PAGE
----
Rituximab therapy for chronic lymphocytic leukemia-associated autoimmune hemolytic anemia.

Hematology and Bone Marrow Transplantation Unit, National Cancer Institute, IRCCS Fondazione G. Pascale, Naples, Italy.
American Journal of Hematology (Impact Factor: 3.48). 09/2006; 81(8):598-602. DOI: 10.1002/ajh.20665
Source: PubMed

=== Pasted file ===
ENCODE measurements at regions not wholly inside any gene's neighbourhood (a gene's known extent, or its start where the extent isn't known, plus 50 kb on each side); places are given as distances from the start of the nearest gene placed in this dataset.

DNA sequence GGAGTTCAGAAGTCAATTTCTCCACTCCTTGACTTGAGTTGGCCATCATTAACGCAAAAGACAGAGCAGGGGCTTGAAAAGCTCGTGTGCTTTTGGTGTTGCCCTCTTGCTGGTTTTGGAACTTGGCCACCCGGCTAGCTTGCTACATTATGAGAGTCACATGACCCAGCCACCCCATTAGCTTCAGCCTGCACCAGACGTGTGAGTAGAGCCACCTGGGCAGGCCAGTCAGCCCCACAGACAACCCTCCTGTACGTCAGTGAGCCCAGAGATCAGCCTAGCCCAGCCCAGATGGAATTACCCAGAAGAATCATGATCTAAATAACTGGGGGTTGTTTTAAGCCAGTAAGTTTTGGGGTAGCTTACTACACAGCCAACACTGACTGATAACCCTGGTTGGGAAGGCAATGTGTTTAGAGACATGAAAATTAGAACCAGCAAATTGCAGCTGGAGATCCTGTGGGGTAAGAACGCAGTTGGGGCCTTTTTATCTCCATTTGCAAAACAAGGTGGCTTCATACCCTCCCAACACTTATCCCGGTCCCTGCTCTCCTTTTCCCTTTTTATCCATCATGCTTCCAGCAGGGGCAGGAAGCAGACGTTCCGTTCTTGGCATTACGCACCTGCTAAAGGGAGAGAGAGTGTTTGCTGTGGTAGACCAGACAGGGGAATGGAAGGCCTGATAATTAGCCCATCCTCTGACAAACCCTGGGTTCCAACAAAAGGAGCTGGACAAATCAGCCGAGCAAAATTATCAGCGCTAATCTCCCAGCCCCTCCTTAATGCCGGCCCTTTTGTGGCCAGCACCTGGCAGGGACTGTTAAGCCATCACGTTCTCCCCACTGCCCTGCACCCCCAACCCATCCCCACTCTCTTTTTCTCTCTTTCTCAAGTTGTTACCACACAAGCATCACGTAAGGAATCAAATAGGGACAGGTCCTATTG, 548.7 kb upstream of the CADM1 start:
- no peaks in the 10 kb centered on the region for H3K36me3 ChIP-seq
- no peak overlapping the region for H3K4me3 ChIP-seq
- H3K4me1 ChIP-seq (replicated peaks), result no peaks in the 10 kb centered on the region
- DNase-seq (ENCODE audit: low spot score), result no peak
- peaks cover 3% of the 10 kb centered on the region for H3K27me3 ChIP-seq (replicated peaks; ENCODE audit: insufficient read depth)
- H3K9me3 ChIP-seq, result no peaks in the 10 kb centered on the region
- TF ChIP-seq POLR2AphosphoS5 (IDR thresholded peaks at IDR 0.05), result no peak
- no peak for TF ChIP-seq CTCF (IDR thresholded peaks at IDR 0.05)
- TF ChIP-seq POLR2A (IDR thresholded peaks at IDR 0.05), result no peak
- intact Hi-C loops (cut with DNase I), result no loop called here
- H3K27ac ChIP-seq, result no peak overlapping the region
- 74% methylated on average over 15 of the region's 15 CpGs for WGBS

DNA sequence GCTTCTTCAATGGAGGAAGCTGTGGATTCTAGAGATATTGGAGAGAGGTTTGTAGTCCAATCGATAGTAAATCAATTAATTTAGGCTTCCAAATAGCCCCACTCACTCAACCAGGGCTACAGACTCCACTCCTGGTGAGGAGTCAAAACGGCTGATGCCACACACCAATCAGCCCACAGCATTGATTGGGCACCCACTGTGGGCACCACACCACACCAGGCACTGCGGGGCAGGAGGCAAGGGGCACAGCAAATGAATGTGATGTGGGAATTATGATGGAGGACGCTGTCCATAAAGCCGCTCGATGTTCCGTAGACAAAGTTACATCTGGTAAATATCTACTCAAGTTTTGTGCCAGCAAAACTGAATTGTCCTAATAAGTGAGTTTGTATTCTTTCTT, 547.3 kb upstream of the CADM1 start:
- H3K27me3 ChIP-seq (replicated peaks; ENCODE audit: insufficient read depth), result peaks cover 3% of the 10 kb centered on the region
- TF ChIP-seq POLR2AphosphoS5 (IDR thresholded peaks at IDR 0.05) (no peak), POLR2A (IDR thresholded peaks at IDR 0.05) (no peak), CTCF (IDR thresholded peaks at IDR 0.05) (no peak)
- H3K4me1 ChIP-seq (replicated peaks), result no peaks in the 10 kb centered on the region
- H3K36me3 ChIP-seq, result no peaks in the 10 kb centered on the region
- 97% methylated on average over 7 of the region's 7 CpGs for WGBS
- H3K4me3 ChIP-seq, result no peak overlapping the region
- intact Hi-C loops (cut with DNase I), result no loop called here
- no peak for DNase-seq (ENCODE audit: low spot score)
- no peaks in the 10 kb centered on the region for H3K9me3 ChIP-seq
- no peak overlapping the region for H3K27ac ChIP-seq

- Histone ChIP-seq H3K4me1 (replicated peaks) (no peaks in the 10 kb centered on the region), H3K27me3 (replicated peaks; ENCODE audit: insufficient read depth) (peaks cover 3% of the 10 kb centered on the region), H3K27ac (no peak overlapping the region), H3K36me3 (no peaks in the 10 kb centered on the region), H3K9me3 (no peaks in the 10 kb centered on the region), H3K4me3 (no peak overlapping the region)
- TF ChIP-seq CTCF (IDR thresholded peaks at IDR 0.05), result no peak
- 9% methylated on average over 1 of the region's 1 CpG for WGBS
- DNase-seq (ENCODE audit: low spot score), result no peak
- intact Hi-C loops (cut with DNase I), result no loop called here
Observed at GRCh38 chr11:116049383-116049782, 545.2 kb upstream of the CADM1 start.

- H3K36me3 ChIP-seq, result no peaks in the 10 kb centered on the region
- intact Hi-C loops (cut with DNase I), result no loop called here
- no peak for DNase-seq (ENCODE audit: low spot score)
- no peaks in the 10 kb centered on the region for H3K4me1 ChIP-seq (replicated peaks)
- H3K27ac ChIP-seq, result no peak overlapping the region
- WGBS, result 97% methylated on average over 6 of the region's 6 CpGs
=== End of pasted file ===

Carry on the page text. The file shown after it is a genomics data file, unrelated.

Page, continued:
ABSTRACT Autoimmune hemolytic anemia (AIHA) is a well-known complication of chronic lymphocytic leukemia (CLL). In recent years the anti-CD20 monoclonal antibody rituximab has been used for the therapy of steroid-refractory AIHA and autoimmune thrombocytopenia, either idiopathic or in association with CLL. We report the results of rituximab treatment for 14 patients suffering from CLL-associated AIHA. They developed a direct antiglobulin test positive AIHA at a mean time of 47 months (range 0-135 months) from the diagnosis of CLL. In 3 cases AIHA was diagnosed at the same time as CLL. Only 1 patient had fludarabine-related AIHA. All patients received steroids as first-line treatment. At a mean time of 46 days (range 1-210 days) from the diagnosis of AIHA all patients received rituximab at a dosage of 375 mg/m(2)/weekly for 4 weeks. All patients except 3 (2 died of cardiac failure or sepsis soon after the third cycle and 1 HCV-positive patient experienced a rise in serum amino transferases) completed the scheduled four programmed cycles. First injection side effects of rituximab were minimal. All but 2 patients showed an increase in hemoglobin levels in response to rituximab (mean value 3.6 g/dl; range 0.7-10 g/dl) and a reduction in the absolute lymphocyte count and lymph nodes and spleen volume. Nine patients required packed red cell transfusions before starting rituximab; 5 no longer needed transfusions just after the second cycle and another patient after the fourth cycle. Three patients (22%) were considered to fully respond and 7 (50%) only responded partially. At a mean follow-up of 17 months, 8 patients were still alive, 6 of them transfusion-free. Our results prove that the anti-CD20 monoclonal antibody is an effective and well-tolerated alternative treatment for CLL-associated AIHA.

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